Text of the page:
The Ministry of Industry and Trade is weighing legal measures against the Jordan Cement Factories Company (JCFC) for excessively raising cement prices, according to a statement issued on Sunday.In the statement, the ministry said the company indicated that its procedures would be based on the Anti-trust Law issued in 2004. The ministry’’s statement came after the company raised the prices of cement by JD4-JD8 per tonne.
The Jordan News Agency, Petra, reported that JCFC Communication Officer Hana Attiga stated that the increase in prices was justified as the government decided recently to increase the price of fuel oil."We increased the price due to the hike in fuel oil price. Fuel oil is the sole source of energy for us and thus we increased the price.
Fuel oil constitutes 70 per cent of the total production cost," Attiga said Sunday in a telephone interview.Asked about the government’’s intent to take legal measures, she said: "They can say whatever they want. It is logical to increase the prices after the hike in fuel oil price. We have been looking for other alternative resources for energy, such as natural gas and oil shale, but to no avail," she added.
Under Article 6 of the law, an enterprise with a dominant position in the local market or a significant part thereof, shall be prohibited from abusing this dominant position in order to prevent, limit or weaken competition, the ministry’’s statement said.The anti-trust directorate at the ministry will submit its recommendation to the industry and trade minister to adopt the appropriate procedure, under the law, according to Petra.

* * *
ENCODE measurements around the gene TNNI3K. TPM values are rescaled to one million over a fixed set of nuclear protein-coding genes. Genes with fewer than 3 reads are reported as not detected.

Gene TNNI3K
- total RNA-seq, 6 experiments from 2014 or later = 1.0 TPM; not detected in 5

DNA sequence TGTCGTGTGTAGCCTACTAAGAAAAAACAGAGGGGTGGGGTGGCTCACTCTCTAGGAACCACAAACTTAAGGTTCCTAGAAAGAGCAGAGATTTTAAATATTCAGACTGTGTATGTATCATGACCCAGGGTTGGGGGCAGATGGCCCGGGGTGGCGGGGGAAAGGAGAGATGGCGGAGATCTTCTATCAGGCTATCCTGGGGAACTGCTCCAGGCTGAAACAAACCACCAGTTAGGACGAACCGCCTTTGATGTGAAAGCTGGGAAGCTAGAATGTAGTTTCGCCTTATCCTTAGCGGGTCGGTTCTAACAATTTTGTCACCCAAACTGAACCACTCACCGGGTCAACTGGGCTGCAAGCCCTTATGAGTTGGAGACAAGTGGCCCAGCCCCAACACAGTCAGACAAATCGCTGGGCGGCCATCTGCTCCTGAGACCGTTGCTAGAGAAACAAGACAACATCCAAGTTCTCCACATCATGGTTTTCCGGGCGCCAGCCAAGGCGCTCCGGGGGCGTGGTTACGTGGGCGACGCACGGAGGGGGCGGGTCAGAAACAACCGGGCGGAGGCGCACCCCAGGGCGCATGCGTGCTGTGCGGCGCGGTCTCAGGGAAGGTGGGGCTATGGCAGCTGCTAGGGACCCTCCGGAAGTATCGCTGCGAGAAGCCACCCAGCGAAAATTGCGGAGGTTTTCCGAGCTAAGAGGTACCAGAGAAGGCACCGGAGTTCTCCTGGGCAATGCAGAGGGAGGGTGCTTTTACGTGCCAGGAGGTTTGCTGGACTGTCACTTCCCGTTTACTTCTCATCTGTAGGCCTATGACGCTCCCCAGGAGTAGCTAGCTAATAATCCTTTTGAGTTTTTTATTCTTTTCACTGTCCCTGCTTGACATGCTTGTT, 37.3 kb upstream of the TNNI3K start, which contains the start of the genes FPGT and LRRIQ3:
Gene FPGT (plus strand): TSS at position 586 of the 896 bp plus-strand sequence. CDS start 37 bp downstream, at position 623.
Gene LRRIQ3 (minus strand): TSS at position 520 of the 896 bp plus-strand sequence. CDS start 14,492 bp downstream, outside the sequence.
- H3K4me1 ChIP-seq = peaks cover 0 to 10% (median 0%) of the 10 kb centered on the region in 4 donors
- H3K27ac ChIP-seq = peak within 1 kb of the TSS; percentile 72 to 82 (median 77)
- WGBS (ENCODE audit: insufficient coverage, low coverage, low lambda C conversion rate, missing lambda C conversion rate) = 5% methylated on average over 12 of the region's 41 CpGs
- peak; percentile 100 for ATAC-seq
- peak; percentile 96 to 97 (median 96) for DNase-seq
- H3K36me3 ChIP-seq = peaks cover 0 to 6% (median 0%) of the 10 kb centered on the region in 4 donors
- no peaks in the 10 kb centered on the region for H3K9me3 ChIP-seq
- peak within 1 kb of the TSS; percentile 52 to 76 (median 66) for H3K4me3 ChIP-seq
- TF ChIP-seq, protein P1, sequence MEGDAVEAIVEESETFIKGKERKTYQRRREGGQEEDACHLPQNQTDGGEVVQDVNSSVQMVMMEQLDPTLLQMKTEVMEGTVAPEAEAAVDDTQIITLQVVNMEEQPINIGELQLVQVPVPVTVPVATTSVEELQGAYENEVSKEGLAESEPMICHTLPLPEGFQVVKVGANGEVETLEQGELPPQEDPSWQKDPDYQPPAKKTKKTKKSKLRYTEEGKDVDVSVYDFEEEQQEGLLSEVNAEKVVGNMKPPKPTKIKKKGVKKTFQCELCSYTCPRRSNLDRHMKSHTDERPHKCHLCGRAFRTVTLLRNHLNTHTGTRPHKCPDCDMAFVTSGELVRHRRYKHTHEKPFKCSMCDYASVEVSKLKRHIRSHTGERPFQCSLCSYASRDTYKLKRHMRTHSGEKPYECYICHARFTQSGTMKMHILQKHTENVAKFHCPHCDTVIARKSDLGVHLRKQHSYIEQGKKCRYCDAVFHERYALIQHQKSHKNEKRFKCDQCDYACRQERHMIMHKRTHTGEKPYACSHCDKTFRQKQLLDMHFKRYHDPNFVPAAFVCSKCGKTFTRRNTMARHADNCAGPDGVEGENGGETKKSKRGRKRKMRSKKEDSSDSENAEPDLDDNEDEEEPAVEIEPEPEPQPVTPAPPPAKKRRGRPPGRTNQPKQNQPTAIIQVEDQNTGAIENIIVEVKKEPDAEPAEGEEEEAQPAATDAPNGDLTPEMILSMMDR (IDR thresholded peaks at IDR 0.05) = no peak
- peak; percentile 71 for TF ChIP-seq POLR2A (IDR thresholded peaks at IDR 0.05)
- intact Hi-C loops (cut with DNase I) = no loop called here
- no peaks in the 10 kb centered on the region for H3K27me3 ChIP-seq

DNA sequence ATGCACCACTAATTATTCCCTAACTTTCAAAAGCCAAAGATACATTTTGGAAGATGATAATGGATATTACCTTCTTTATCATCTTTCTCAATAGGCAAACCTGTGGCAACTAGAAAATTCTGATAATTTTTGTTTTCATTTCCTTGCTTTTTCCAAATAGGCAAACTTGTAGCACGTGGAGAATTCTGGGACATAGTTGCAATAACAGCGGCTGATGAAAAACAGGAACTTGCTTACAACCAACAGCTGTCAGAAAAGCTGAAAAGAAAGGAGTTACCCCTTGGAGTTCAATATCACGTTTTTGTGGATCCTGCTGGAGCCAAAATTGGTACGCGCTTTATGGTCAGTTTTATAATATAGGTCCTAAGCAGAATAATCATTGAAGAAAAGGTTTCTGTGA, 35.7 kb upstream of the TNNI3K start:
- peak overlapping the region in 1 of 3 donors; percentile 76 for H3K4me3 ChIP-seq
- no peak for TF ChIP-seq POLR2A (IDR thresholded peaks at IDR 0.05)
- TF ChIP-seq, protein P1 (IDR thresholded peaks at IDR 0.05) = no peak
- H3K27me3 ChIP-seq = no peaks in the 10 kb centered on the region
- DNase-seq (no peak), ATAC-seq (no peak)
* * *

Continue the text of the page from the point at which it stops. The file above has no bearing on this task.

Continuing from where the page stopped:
Although the company dismissed any distribution and production problems, merchants and citizens predicted that the price of cement would increase, especially after the shortage witnessed in this commodity at the beginning of this month.As a result of the crisis witnessed at the beginning of this month, one tonne of cement was sold in the black market at over JD108. According to contractors, the price increase will push up prices of housing units, whereas the Jordan Consumer Protection Society said the higher price was unjustified when compared with the hefty profits generated by the firm.